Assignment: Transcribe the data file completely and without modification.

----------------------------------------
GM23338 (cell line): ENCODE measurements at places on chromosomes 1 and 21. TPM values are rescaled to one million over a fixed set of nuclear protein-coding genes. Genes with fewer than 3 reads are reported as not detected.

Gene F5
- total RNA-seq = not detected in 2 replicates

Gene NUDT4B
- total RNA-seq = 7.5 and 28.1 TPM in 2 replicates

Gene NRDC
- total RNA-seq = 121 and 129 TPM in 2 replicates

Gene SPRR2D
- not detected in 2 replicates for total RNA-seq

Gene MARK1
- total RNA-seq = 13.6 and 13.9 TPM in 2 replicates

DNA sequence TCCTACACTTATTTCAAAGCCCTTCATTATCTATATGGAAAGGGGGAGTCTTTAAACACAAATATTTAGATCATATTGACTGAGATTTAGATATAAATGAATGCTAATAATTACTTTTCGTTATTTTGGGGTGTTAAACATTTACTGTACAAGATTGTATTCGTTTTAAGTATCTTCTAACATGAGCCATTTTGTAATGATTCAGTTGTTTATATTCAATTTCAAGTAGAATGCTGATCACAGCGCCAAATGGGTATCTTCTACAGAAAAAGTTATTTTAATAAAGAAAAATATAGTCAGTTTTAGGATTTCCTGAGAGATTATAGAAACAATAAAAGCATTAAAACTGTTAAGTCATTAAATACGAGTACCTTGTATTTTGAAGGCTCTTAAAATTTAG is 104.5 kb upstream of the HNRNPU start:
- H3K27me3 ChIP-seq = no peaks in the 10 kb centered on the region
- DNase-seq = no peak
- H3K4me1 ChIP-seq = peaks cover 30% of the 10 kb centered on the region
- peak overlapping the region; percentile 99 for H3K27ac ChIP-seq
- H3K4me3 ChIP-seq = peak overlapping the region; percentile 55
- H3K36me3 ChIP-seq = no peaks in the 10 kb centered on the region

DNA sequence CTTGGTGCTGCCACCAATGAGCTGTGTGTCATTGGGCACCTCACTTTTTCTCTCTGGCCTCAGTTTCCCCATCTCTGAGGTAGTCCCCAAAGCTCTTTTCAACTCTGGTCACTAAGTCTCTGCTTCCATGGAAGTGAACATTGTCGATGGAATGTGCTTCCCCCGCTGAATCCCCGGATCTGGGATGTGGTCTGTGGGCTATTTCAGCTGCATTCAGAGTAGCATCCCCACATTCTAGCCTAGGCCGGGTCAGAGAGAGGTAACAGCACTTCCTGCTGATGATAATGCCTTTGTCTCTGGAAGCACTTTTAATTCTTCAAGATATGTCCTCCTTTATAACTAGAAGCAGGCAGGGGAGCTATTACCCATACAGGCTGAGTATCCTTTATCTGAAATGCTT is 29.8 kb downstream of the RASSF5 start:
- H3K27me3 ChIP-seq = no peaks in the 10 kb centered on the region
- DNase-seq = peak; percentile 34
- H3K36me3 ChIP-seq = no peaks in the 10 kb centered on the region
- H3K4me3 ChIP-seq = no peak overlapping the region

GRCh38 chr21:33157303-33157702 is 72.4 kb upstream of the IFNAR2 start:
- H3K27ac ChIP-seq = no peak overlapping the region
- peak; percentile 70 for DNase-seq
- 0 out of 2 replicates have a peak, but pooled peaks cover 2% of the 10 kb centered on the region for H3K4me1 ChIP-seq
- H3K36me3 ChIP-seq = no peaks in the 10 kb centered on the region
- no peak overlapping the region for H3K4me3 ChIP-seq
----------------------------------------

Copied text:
GM23338 (cell line): ENCODE measurements at places on chromosomes 1 and 21. TPM values are rescaled to one million over a fixed set of nuclear protein-coding genes. Genes with fewer than 3 reads are reported as not detected.

Gene F5
- total RNA-seq = not detected in 2 replicates

Gene NUDT4B
- total RNA-seq = 7.5 and 28.1 TPM in 2 replicates

Gene NRDC
- total RNA-seq = 121 and 129 TPM in 2 replicates

Gene SPRR2D
- not detected in 2 replicates for total RNA-seq

Gene MARK1
- total RNA-seq = 13.6 and 13.9 TPM in 2 replicates

DNA sequence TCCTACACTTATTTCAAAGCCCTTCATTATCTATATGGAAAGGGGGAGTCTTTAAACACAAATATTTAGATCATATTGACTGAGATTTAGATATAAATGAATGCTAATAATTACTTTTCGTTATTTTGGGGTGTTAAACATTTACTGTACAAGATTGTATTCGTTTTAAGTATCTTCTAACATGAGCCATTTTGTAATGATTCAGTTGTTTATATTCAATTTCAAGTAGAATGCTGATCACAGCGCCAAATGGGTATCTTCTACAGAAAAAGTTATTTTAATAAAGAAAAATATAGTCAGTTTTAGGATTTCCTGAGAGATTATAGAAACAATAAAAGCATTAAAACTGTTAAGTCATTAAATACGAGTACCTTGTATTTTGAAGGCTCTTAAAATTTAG is 104.5 kb upstream of the HNRNPU start:
- H3K27me3 ChIP-seq = no peaks in the 10 kb centered on the region
- DNase-seq = no peak
- H3K4me1 ChIP-seq = peaks cover 30% of the 10 kb centered on the region
- peak overlapping the region; percentile 99 for H3K27ac ChIP-seq
- H3K4me3 ChIP-seq = peak overlapping the region; percentile 55
- H3K36me3 ChIP-seq = no peaks in the 10 kb centered on the region

DNA sequence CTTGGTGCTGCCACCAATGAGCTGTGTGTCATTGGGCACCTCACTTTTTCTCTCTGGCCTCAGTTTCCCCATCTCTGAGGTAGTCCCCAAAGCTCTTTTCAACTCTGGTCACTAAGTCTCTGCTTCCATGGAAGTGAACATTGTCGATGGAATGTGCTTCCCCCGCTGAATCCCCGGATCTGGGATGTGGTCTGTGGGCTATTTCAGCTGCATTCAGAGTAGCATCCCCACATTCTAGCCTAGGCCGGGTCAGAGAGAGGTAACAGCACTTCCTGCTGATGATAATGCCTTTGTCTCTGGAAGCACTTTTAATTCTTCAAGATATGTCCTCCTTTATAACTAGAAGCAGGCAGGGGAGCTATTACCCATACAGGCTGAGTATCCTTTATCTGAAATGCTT is 29.8 kb downstream of the RASSF5 start:
- H3K27me3 ChIP-seq = no peaks in the 10 kb centered on the region
- DNase-seq = peak; percentile 34
- H3K36me3 ChIP-seq = no peaks in the 10 kb centered on the region
- H3K4me3 ChIP-seq = no peak overlapping the region

GRCh38 chr21:33157303-33157702 is 72.4 kb upstream of the IFNAR2 start:
- H3K27ac ChIP-seq = no peak overlapping the region
- peak; percentile 70 for DNase-seq
- 0 out of 2 replicates have a peak, but pooled peaks cover 2% of the 10 kb centered on the region for H3K4me1 ChIP-seq
- H3K36me3 ChIP-seq = no peaks in the 10 kb centered on the region
- no peak overlapping the region for H3K4me3 ChIP-seq